A month ago, a team of researchers from different universities set out to investigate how the coast of the wadden sea will change and what can be done to protect it. In this article, the team describes their experiences and findings from the last month!
For more information, see the previous article
Current meters and sediment tracers
On Monday of the first week, the team placed current meters on the tidal watershed halfway between Holwerd and Ameland. This allows them to "close the loop" and see how much water and sediment is coming in and out of the basin, not just through the main inlet but also around the sides from other basins. Nobody has measured this before so the results will be interesting!
On Tuesday, they began a tracer study in partnership with the UK firm Partrac. How do individual grains of sand move along beaches or the seabed? This is a challenging problem to solve using traditional measurement techniques, so they turned to particle tracking for answers.
Within the white buckets is glow-in-the-dark, magnetic sand (“tracer”), which was placed on the seabed. The team then dug up samples of sand off the seabed every day for two weeks to see where the tracer had travelled, but it was like looking for a needle in a 50 km2 haystack!
In the last day of the week the team scooped up 92 sediment samples off the seabed. Some of them contained the tracer which was easy to notice due to the nice constellation of glowing green particles in the sand when lit by UV light.
The tracer is also magnetic and the team had placed buoys around the dumping site to see how much sediment was also travelling in the water column with the current instead of over the bed.
After a few days, they retrieved the magnets and found out that it had worked; They had tracers on them. The experiment was going well and the result will hopefully tell us more about how sediment moves through Ameland Inlet now and how it will respond to changes in the future.
The Fast and the Furious Tidal Currents: Ameland Drifters
Twice a day, the tides push and pull 480,000,000 cubic metres of water through Ameland Inlet. The violent waves of the North Sea also batter the inlet, changing in shape and size as they encounter the rapid tidal currents. This wave-current interaction makes it really difficult to predict how sediment will be transported around the inlet.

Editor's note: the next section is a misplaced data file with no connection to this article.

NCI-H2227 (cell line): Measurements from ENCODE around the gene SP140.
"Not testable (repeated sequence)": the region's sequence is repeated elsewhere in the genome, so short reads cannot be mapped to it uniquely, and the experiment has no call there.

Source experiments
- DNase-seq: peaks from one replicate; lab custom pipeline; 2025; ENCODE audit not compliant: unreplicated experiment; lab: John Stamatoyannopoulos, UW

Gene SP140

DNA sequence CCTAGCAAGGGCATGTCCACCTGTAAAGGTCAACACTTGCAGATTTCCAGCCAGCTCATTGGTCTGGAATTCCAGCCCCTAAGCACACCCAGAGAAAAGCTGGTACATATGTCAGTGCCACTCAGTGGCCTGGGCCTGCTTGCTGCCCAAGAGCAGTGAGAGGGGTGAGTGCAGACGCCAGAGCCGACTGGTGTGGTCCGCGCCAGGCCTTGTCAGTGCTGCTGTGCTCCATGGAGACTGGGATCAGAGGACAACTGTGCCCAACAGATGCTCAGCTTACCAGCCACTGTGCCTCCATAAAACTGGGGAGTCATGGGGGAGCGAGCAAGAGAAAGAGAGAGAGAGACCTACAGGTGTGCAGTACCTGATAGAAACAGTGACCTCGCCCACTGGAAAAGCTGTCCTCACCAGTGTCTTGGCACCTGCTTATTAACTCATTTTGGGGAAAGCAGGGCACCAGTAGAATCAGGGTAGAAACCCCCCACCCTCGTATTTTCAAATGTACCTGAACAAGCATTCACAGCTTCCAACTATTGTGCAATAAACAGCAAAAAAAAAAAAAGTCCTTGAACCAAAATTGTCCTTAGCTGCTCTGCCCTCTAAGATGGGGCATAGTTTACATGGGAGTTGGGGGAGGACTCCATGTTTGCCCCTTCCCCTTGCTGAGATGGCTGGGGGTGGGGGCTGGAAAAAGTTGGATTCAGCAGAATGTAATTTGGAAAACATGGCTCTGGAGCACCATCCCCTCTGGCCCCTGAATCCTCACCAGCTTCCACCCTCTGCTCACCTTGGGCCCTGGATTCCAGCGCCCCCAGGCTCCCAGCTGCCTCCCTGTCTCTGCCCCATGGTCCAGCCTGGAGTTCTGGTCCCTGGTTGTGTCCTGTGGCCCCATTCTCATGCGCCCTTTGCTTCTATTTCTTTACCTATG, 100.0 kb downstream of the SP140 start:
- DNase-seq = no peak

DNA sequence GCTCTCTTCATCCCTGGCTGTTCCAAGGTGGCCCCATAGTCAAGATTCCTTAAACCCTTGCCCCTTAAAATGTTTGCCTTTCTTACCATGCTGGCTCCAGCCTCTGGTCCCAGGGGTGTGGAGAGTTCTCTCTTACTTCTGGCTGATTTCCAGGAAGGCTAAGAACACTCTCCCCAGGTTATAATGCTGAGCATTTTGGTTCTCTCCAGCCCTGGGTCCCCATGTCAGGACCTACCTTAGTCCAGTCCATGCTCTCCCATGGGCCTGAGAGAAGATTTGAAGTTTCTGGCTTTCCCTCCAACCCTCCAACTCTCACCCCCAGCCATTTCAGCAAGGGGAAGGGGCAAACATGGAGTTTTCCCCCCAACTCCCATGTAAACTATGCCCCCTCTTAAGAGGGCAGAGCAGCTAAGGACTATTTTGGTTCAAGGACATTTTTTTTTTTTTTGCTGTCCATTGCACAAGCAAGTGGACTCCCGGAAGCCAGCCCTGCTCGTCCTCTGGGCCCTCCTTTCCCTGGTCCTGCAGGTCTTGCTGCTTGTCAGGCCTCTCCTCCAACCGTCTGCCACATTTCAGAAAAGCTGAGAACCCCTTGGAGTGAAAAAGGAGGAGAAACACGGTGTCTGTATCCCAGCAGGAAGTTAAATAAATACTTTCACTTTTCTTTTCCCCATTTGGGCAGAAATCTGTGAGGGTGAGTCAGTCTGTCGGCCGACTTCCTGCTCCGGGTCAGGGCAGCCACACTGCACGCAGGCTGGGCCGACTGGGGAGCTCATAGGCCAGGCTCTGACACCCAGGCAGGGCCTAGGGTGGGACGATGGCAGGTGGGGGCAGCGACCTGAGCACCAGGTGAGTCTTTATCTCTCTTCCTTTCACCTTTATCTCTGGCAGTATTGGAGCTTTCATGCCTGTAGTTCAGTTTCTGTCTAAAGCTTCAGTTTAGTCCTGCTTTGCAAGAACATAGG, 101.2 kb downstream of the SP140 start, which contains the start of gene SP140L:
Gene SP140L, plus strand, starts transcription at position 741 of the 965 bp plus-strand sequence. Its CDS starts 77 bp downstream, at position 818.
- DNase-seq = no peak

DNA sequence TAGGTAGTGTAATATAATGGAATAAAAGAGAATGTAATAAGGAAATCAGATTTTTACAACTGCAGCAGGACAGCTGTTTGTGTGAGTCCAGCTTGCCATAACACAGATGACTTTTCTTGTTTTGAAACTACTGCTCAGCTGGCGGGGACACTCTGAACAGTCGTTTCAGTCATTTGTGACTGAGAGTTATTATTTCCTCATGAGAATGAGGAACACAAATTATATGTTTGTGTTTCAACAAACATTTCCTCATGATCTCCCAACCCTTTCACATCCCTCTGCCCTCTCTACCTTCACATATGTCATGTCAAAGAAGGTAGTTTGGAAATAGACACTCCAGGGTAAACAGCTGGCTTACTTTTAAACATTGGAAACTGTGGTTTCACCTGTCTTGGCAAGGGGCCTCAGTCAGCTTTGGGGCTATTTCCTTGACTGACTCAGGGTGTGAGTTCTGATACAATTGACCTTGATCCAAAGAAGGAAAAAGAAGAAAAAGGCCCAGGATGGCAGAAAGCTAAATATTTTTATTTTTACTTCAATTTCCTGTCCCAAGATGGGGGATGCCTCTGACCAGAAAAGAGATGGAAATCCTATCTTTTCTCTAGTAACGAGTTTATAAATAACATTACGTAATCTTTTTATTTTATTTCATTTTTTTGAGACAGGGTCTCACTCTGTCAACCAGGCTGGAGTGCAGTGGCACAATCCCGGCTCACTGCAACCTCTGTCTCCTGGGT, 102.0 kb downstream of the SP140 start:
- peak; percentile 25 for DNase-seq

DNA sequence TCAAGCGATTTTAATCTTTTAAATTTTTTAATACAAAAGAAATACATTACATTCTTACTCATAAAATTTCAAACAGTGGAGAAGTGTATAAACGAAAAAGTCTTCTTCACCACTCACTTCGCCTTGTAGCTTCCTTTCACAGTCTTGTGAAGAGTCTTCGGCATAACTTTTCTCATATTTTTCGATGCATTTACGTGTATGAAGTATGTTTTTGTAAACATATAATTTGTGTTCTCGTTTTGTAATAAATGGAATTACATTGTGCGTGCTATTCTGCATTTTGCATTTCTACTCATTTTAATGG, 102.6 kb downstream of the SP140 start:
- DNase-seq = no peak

To get to the bottom of this, TU Delft PhD student Floris de Wit and his team are deploying an armada of small buoys or drifters that will float with the tides and give a sense of how currents vary in space and time.
Surviving the storm
A storm was going over the Netherlands in the third week, including the team’s site!
The picture above shows the maximum wave height over a period of 10 minutes. The frames were already hit by waves over 6m. Would they find them again? The good news was that they were all there and later on carefully placed back at their positions again.
Seabed Boxcores; sediment, shells and shrimps
In the 4th week, SEAWAD PhD students Harriëtte Meijer-Holzhauer and Stuart Pearson joined on board the Dutch Coast Guard vessel, the Terschelling, to take boxcores over the entire ebb tidal delta. These boxcores are undisturbed "cakes" of sand extracted from the seabed. In this way, they can learn more about the different creatures living on and within the seabed ("benthic" species). They found many different kinds of shells, algae, eels, shrimp, and sea urchins! Which ones live where? And does that have a relation with the waves and currents or type of sand that they find there?
They can also use these cores to see how the size of sand or mud grains varies across Ameland Inlet. In this way, they can better understand how sand is moving in and out of the Wadden Sea today, and make predictions about how that could change in the future with climate change and sea level rise.
The SEAWAD team
This is the SEAWAD team! From left to right: Harriëtte Meijer-Holzhauer (University of Twente), Laura Brakenhoff (Utrecht University), Floris de Wit (TU Delft) and Stuart Pearson (TU Delft), Together, they hope to combine their findings and build a more complete picture of the processes at work on ebb-tidal deltas.